New Indonesian circuit aiming to host 150,000 fans on race day
Major construction work is accelerating at Indonesia’s Mandalika International Street Circuit in preparation to host MotoGP’s first-ever street circuit race and potentially its biggest ever crowd. Swiss company Geobrugg has now shipped 1,550 mobile debris fence panels for placement around the circuit and 31 moulds to create the concrete blocks that are essential for each turn. These will arrive at the track, on the island of Lombok, in January with an aim to complete circuit construction by mid-2021.
The track is currently listed as a reserve on the MotoGP calendar but could be slotted in as soon as next season if work is completed on time. The aim is to develop a circuit that meets both FIM Class A and FIA Grade 1 level, according Mark Hughes, interim COO of the Indonesian Tourism Development Corporation (ITDC), which is developing the track and the area around it as a tourist destination with numerous luxury hotels and leisure facilities.
This is one of the key reasons for using F1-level circuit suppliers such as Geobrugg, as the venue owners have no limit to the circuit’s ambitions. “MotoGP is our priority at the moment but we have our eye on the long term,” said Hughes. “We will have car racing at some point and it makes sense to use an FIA-endorsed product like the Geobrugg fences so that we are ready for the pinnacle of car racing if required. I've used Geobrugg before on other circuit projects and I think it is a fantastic product.”
Located on the Indonesian island of Lombok, the circuit is 4.32km in length and will feature 17 corners. “It's an incredibly fast track,” said Hughes. “We spoke with a number of riders when we were going through the different design iterations and everybody identified it as being one of the fastest tracks on the calendar.”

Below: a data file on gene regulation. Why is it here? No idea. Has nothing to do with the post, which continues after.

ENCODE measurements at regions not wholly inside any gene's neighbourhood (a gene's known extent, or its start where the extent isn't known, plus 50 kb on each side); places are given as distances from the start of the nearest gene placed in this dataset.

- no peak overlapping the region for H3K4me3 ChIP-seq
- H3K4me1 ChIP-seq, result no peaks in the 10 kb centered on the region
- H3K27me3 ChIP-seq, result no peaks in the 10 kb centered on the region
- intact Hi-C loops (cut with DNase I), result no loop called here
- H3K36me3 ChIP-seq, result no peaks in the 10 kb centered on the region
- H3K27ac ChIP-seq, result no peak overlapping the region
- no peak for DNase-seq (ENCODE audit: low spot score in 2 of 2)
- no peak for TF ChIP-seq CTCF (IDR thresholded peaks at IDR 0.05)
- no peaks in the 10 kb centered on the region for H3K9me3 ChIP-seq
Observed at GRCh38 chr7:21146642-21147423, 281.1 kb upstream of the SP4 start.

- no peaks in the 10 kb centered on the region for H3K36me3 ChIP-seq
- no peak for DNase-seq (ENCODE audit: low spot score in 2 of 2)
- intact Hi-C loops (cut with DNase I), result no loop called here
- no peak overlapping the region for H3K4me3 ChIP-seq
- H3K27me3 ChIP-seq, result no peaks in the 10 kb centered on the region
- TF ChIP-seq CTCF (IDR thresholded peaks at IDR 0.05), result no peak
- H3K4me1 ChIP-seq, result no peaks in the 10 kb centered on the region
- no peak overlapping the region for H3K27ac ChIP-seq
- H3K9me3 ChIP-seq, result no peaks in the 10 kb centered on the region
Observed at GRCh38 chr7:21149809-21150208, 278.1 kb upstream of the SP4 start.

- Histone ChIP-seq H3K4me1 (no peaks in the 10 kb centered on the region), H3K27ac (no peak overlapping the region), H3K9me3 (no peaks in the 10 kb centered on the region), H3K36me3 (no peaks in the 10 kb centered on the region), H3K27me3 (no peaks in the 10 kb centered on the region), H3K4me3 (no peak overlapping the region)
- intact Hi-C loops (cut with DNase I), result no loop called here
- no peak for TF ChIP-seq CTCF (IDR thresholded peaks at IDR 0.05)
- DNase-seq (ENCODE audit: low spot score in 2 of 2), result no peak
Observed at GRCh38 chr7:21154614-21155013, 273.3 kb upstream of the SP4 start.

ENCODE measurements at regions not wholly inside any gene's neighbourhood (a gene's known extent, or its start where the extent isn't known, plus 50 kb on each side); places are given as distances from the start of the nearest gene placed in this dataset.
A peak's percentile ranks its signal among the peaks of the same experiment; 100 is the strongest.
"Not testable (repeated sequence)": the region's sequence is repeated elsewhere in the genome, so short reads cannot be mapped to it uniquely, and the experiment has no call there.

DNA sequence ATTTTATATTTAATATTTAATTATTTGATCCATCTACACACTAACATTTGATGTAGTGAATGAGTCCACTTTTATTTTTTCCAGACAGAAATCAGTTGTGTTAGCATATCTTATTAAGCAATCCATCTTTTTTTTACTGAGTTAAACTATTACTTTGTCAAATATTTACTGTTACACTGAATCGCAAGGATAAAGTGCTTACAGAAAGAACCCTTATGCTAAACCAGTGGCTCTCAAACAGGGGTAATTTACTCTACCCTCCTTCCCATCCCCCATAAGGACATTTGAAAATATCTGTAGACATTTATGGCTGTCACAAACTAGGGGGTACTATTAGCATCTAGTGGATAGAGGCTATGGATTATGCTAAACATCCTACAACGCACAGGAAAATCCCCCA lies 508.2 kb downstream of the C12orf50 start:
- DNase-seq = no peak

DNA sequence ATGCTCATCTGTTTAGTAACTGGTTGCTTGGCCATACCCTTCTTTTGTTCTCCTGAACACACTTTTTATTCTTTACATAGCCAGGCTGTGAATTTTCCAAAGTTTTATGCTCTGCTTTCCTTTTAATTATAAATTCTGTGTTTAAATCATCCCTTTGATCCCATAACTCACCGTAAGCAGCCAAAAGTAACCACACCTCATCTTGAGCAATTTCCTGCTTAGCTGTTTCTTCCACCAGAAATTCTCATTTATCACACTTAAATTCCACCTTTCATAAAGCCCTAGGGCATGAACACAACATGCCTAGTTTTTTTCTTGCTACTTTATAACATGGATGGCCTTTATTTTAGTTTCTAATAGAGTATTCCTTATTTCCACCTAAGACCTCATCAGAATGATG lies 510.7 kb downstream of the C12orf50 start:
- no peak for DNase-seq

The construction work is continuing at lightning pace too. To speed up efforts to meet the mid-2021 completion target, the production of Geobrugg concrete barriers will be done on site.
Jochen Braunwarth, Geobrugg’s Director of Motorsport Solutions, said: “We will be providing the training of barrier production, pit wall production, panel assembly, and installation of all barrier types. This will accelerate the process of installing all of the important safety elements around the track itself.”
As well as being a race track it will double as a public road to access the tourist facilities on site, which presented a unique challenge due to the safety requirements by the FIM for the runoff areas. They will be a lot larger than at traditional circuits which means the barriers will be further away from the track.
“That was our single biggest challenge because that's a lot of space either side of the road,” explained Hughes. “Understandably, no one wants the riders hitting anything, the goal is for them to be able to go through the gravel and naturally come to a halt before they get to a barrier.”
But none of this will diminish the excitement for the race from across the country. With a remarkable 27 per-cent of the global MotoGP fanbase coming from Indonesia, Hughes believes that they will have no issues with filling the 150,000-spectator capacity (as long as spectators are allowed back by then), making it by far the biggest event on the calendar.
For further info, contact: Jochen Braunwarth, firstname.lastname@example.org
Geobrugg develops and manufactures protection systems made of high-tensile steel wire. These systems protect against natural hazards such as rockfall, landslides, debris flow, and avalanches. They ensure safety in mining and tunneling, and on motorsport circuits to stop impacts from falling or flying objects. Geobrugg has 340 specialists worldwide, production facilities on four continents, as well as branches and partners in over 50 countries.